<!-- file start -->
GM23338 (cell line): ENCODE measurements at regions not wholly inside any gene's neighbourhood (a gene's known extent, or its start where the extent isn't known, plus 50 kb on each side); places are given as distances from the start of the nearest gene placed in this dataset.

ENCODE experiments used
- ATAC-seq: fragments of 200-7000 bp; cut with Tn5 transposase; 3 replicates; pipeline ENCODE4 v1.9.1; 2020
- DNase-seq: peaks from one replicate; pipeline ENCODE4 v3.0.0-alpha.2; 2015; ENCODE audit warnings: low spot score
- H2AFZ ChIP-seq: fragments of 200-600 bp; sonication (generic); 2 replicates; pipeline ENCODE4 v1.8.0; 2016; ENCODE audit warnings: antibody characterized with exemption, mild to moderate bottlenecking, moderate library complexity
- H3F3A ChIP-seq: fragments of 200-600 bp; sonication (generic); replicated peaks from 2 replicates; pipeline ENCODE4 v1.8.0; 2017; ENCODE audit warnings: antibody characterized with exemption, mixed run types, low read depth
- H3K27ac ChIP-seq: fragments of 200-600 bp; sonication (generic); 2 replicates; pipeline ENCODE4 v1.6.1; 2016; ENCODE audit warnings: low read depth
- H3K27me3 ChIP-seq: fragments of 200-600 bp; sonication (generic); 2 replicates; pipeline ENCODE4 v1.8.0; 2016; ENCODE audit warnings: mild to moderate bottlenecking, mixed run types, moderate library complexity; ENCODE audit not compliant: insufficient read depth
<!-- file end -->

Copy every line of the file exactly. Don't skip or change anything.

GM23338 (cell line): ENCODE measurements at regions not wholly inside any gene's neighbourhood (a gene's known extent, or its start where the extent isn't known, plus 50 kb on each side); places are given as distances from the start of the nearest gene placed in this dataset.

ENCODE experiments used
- ATAC-seq: fragments of 200-7000 bp; cut with Tn5 transposase; 3 replicates; pipeline ENCODE4 v1.9.1; 2020
- DNase-seq: peaks from one replicate; pipeline ENCODE4 v3.0.0-alpha.2; 2015; ENCODE audit warnings: low spot score
- H2AFZ ChIP-seq: fragments of 200-600 bp; sonication (generic); 2 replicates; pipeline ENCODE4 v1.8.0; 2016; ENCODE audit warnings: antibody characterized with exemption, mild to moderate bottlenecking, moderate library complexity
- H3F3A ChIP-seq: fragments of 200-600 bp; sonication (generic); replicated peaks from 2 replicates; pipeline ENCODE4 v1.8.0; 2017; ENCODE audit warnings: antibody characterized with exemption, mixed run types, low read depth
- H3K27ac ChIP-seq: fragments of 200-600 bp; sonication (generic); 2 replicates; pipeline ENCODE4 v1.6.1; 2016; ENCODE audit warnings: low read depth
- H3K27me3 ChIP-seq: fragments of 200-600 bp; sonication (generic); 2 replicates; pipeline ENCODE4 v1.8.0; 2016; ENCODE audit warnings: mild to moderate bottlenecking, mixed run types, moderate library complexity; ENCODE audit not compliant: insufficient read depth